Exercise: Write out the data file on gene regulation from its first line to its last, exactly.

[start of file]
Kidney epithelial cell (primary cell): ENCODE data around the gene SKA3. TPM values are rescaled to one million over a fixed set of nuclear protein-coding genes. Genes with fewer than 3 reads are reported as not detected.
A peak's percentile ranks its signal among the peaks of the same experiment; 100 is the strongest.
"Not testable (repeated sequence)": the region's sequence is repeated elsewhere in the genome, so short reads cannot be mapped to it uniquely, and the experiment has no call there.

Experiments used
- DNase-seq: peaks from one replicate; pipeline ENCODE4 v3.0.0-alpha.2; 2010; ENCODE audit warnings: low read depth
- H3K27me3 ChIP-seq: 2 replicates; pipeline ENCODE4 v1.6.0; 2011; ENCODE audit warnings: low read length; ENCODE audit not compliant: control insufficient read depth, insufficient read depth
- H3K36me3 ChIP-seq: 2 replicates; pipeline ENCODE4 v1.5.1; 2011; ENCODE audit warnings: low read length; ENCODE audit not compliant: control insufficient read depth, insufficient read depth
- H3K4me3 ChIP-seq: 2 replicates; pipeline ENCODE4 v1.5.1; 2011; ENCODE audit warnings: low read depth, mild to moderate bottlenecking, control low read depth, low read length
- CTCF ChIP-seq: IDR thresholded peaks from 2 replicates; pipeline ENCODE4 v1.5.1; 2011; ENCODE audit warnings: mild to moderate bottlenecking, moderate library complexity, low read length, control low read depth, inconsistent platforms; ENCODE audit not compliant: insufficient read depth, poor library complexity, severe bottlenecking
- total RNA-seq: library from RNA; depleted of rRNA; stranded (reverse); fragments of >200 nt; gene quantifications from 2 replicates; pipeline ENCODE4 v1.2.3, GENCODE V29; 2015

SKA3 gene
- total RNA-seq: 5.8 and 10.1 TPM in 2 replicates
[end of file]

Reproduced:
Kidney epithelial cell (primary cell): ENCODE data around the gene SKA3. TPM values are rescaled to one million over a fixed set of nuclear protein-coding genes. Genes with fewer than 3 reads are reported as not detected.
A peak's percentile ranks its signal among the peaks of the same experiment; 100 is the strongest.
"Not testable (repeated sequence)": the region's sequence is repeated elsewhere in the genome, so short reads cannot be mapped to it uniquely, and the experiment has no call there.

Experiments used
- DNase-seq: peaks from one replicate; pipeline ENCODE4 v3.0.0-alpha.2; 2010; ENCODE audit warnings: low read depth
- H3K27me3 ChIP-seq: 2 replicates; pipeline ENCODE4 v1.6.0; 2011; ENCODE audit warnings: low read length; ENCODE audit not compliant: control insufficient read depth, insufficient read depth
- H3K36me3 ChIP-seq: 2 replicates; pipeline ENCODE4 v1.5.1; 2011; ENCODE audit warnings: low read length; ENCODE audit not compliant: control insufficient read depth, insufficient read depth
- H3K4me3 ChIP-seq: 2 replicates; pipeline ENCODE4 v1.5.1; 2011; ENCODE audit warnings: low read depth, mild to moderate bottlenecking, control low read depth, low read length
- CTCF ChIP-seq: IDR thresholded peaks from 2 replicates; pipeline ENCODE4 v1.5.1; 2011; ENCODE audit warnings: mild to moderate bottlenecking, moderate library complexity, low read length, control low read depth, inconsistent platforms; ENCODE audit not compliant: insufficient read depth, poor library complexity, severe bottlenecking
- total RNA-seq: library from RNA; depleted of rRNA; stranded (reverse); fragments of >200 nt; gene quantifications from 2 replicates; pipeline ENCODE4 v1.2.3, GENCODE V29; 2015

SKA3 gene
- total RNA-seq: 5.8 and 10.1 TPM in 2 replicates